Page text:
# Annotation
    for annotation in target_annotation:
        total_image = draw_boxes_on_image(annotation["bbox"], total_image, "green")

    axs[i, 0].imshow(image)
    axs[i, 0].set_title(Path(metadata["filename"]).stem)
    axs[i, 1].set_title(f"FP32 mAP: {fp_metric.avg_value[map_value]:.3f}")
    axs[i, 2].set_title(f"INT8 mAP: {int8_metric.avg_value[map_value]:.3f}")
        "Annotated (green) and detected boxes on FP (red) and INT8 (yellow) model"

Compare the Size of the Original and Quantized Models

original_model_size = Path(ir_path).with_suffix(".bin").stat().st_size / 1024
quantized_model_size = (
    Path(compressed_model_path).with_suffix(".bin").stat().st_size / 1024

print(f"FP32 model size: {original_model_size:.2f} KB")
print(f"INT8 model size: {quantized_model_size:.2f} KB")
FP32 model size: 2823.60 KB
INT8 model size: 806.62 KB

Compare Performance of the Original and Quantized Models

To measure inference performance of the FP16 and INT8 models, we use OpenVINO’s benchmarking solution, the Benchmark Tool. It can be run in the notebook with: ! benchmark_app or %sx benchmark_app.

In this tutorial, we use a wrapper function from Notebook Utils. It prints the benchmark_app command with the chosen parameters.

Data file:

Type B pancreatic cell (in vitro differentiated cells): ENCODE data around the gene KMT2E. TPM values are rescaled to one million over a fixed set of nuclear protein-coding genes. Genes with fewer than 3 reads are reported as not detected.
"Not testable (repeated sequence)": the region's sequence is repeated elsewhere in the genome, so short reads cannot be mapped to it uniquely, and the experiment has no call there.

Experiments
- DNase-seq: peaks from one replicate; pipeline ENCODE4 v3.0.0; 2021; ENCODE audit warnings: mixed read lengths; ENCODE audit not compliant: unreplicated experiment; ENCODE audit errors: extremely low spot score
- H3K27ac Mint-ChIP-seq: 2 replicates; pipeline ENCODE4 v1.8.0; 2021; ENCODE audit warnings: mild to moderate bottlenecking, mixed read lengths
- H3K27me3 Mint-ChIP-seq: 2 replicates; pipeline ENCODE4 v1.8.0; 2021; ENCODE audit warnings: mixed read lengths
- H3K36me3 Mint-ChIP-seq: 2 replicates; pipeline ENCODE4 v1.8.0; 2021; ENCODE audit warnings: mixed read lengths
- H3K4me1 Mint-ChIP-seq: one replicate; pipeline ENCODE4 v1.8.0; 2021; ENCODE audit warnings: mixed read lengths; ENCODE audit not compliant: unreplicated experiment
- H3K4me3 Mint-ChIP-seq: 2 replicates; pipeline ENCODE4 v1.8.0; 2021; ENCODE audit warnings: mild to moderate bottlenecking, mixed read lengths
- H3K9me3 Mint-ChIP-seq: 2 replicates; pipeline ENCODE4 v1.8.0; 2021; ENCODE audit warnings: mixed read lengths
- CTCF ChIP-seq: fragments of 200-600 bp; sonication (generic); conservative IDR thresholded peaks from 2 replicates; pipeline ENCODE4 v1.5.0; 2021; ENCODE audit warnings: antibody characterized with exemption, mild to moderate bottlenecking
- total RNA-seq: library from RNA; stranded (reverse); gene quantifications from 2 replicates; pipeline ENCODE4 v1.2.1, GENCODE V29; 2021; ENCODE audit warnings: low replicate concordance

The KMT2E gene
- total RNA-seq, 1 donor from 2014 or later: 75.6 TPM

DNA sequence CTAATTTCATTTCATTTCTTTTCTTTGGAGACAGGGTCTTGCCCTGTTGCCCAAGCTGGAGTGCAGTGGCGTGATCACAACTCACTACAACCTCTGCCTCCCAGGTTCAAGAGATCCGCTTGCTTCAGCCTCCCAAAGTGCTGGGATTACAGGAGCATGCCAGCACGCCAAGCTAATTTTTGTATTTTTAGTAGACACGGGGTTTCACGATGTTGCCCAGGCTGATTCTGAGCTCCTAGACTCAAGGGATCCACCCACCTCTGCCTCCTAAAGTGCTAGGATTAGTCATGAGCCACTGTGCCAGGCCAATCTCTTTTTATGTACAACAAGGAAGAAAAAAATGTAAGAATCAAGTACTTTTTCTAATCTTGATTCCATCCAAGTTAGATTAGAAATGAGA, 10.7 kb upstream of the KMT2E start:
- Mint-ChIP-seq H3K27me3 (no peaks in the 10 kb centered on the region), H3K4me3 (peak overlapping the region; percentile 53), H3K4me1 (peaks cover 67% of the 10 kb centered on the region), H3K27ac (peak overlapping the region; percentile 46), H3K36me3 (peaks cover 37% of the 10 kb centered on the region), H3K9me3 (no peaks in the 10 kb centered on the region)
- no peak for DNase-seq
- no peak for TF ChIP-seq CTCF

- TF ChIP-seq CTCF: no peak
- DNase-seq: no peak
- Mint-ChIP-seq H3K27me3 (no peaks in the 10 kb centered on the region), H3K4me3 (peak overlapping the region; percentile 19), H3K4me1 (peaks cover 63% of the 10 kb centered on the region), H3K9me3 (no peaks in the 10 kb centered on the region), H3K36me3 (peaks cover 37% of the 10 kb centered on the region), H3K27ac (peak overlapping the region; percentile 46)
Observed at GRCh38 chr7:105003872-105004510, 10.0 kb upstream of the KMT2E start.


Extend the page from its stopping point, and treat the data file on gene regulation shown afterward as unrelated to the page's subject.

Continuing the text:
NOTE: For the most accurate performance estimation, we recommended running benchmark_app in a terminal/command prompt after closing other applications. Run benchmark_app --help to see all command line options.

# ! benchmark_app --help
# benchmark_model??
# Benchmark FP16 model
benchmark_model(model_path=ir_path, device="CPU", seconds=15, api="async")

Benchmark person-detection-retail-0013.xml with CPU for 15 seconds with async inference

Benchmark command: benchmark_app -m intel/person-detection-retail-0013/FP32/person-detection-retail-0013.xml -d CPU -t 15 -api async -b 1 -cdir model_cache

Count:          5790 iterations
Duration:       15020.07 ms
    Median:     15.41 ms
    AVG:        15.46 ms
    MIN:        8.77 ms
    MAX:        30.33 ms
Throughput: 385.48 FPS

Device: Intel(R) Core(TM) i9-10920X CPU @ 3.50GHz
# Benchmark INT8 model
benchmark_model(model_path=compressed_model_path, device="CPU", seconds=15, api="async")

Benchmark person-detection-retail-0013_mixed_DefaultQuantization.xml with CPU for 15 seconds with async inference

Benchmark command: benchmark_app -m optimized_model/person-detection-retail-0013_mixed_DefaultQuantization.xml -d CPU -t 15 -api async -b 1 -cdir model_cache

Count:          13500 iterations
Duration:       15014.59 ms
    Median:     13.19 ms
    AVG:        13.30 ms
    MIN:        11.05 ms
    MAX:        27.29 ms
Throughput: 899.13 FPS

Device: Intel(R) Core(TM) i9-10920X CPU @ 3.50GHz
# Benchmark INT8 model on MULTI:CPU,GPU device (requires an Intel integrated GPU)
ie = Core()
if "GPU" in ie.available_devices: